Academic journal article
By Peterson, Robin T.
Journal of Small Business Strategy , Vol. 16, No. 1
This inquiry investigated the degree of familiarity of C.E.O.s of small manufacturing firms with federal regulations. Important findings were that the managers, especially those employed by firms producing industrial goods, were deficient in their familiarity with the terms of government regulations and could benefit from the acquisition of further insights. Implications and suggestions for the C.E.O.s. are provided.
Top managers of small manufacturing firms should be cognizant of the major federal laws which impact them. Research suggests that they perceive their organizations as less law abiding than do lower-level managers (Petrick, Scherer, Wendt, & Cox, 1994). However, it is possible that some C.E.O.s mistakenly perceive the depth of their knowledge of this subject and incorrectly assume that they can assess which actions are congruent with the law and which are not. If this condition exists, these managers are placing themselves in a position of exposure to potential prosecution with all of the associated ramifications (Debble, 2001). Given these circumstances, top managers of small manufacturing companies may benefit through becoming aware of the level of their legal knowledge of federal laws.
Small manufacturers face a formidable and continually shifting body of federal law which influences their actions. The laws exert an effect on a wide range of company activities (Hamel, 2003; Posner, 1997).
There are constraints on hiring, promoting employees, supervisory practices, safety, raising capital, accounting methods, financial reporting, advertising, pricing, dealing with suppliers, dealing with competitors, and numerous other activities (Black, 2003; Stanley, 2003; Peritz, 2002; Ballam, 2000; Moorhouse, Morris, & Whiples, 1999).
Modifications in the laws and the manner in which they are interpreted over time can insert ambiguity in the perceptions of small manufacturing company C.E.O.S. These changes can be very difficult to predict (Stock, 2003). Those who do research in this area often discover that their predictions must be continually updated (Audretsch, Baumol, & Burke, 2001). Experience indicates that shifts in the regulations may necessitate continual surveillance of the federal level legal processes. Some fields that have witnessed recent modifications in the regulations include restrictions on price offers and promotions (Sinha, Chandra, & Srinvasan, 1999), bribes in international transactions (McCubbins, 2001), wage and hour regulations (Thompson, 2003), overtime regulations (Nicolai, 2003), deception of consumers (Waterson, 2003), and communications among competitors (Gilliland & Manning, 2002).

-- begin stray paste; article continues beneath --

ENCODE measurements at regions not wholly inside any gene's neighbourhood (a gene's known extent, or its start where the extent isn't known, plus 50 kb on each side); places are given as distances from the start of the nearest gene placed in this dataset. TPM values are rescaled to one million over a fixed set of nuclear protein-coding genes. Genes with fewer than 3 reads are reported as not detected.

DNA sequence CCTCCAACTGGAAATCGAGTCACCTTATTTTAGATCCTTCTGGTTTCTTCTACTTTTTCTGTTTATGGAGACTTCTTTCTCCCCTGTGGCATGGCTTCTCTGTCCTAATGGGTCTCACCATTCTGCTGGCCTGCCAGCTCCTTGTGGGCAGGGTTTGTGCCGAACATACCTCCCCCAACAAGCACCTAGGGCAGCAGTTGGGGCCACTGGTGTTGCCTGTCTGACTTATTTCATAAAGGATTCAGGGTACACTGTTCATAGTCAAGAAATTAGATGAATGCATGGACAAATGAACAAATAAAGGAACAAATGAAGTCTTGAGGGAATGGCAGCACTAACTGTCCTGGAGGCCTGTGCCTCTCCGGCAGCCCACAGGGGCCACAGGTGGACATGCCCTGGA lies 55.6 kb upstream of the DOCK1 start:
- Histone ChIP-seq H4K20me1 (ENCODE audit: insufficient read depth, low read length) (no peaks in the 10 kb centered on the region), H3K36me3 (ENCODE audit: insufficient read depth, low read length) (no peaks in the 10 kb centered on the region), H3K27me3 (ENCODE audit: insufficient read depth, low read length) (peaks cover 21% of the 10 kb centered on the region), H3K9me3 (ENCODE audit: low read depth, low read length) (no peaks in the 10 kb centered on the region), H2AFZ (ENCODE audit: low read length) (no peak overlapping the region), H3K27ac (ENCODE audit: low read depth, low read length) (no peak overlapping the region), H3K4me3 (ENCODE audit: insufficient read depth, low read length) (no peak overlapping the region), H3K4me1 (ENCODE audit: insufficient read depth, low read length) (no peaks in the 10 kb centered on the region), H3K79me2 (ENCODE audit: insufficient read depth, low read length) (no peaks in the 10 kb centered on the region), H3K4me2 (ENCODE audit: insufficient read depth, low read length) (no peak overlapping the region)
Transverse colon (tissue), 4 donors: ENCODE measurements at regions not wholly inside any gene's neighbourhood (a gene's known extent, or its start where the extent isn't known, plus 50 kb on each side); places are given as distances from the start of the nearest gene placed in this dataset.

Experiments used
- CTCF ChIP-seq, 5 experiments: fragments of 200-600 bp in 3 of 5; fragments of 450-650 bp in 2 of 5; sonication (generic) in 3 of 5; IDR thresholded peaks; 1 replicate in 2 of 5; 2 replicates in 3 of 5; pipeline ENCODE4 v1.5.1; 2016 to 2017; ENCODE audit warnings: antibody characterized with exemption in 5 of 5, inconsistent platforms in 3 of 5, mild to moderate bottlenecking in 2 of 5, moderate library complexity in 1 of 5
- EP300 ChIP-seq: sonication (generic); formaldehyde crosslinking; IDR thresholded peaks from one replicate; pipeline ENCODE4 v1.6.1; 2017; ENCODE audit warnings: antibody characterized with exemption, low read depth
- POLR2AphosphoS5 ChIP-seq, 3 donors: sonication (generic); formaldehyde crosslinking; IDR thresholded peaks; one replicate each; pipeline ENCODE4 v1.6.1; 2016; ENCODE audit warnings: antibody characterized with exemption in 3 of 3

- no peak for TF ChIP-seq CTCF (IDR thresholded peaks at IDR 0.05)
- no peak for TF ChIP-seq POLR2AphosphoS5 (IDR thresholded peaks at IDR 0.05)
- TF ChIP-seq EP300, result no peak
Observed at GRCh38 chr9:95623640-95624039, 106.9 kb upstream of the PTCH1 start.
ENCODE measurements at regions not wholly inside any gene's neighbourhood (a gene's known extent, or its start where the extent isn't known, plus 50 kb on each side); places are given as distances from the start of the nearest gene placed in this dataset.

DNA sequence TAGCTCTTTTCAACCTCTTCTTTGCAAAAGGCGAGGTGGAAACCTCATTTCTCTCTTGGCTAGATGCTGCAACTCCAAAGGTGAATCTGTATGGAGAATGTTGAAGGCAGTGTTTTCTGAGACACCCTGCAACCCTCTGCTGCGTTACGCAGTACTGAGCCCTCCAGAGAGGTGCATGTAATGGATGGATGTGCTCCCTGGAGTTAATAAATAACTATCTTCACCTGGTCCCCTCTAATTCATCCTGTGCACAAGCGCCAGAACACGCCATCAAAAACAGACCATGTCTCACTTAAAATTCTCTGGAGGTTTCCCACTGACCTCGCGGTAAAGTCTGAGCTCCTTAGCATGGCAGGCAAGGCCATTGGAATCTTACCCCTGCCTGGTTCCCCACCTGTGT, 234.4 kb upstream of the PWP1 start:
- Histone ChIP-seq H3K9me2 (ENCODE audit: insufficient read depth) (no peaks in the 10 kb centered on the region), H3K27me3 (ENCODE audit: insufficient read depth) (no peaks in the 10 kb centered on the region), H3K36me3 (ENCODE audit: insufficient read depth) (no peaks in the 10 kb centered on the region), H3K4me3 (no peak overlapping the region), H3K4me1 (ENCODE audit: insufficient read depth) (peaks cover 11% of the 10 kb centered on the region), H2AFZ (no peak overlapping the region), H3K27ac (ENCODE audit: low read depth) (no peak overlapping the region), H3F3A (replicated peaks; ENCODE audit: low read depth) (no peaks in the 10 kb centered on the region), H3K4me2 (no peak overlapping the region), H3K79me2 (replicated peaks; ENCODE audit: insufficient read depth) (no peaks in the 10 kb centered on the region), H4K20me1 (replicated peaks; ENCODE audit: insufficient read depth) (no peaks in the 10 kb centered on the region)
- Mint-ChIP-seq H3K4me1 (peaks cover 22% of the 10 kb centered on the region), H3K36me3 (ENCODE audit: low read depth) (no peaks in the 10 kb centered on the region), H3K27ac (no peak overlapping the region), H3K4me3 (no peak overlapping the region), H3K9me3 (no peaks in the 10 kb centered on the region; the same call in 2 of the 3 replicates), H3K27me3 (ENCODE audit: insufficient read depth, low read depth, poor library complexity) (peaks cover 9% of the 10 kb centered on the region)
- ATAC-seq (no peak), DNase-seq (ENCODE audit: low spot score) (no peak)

Executives who are employed by small manufacturers must contend with a formidable burden imposed by legal matters. Regional and local managers who have positions with larger enterprises are not directly responsible for many of the actions that the federal government monitors. Accountability for these is centered at the corporate or division level. However, managers in smaller companies tend to be charged with a wider range of responsibilities since there are fewer numbers of specialized personnel on the payroll. Further, large manufacturing company executives often have access to specialized attorneys who are employed or retained by the employer. This favorable circumstance is less common in smaller enterprises. The various regulations impact many different business activities, are occasionally vague, and may have formidable ramifications for the company. (Edlin, 2002). Thus, managers should stay acquainted with these restraints and the manner in which federal officials administer them. Manufacturers should understand the law in order to preclude consequences such as fines, damages, injunctions, undesirable out-of-court settlements, and legal fees.
Top managers of small manufacturing firms cannot be charged with the responsibility of being familiar with all of the federal laws, of course (Zane, 2002). …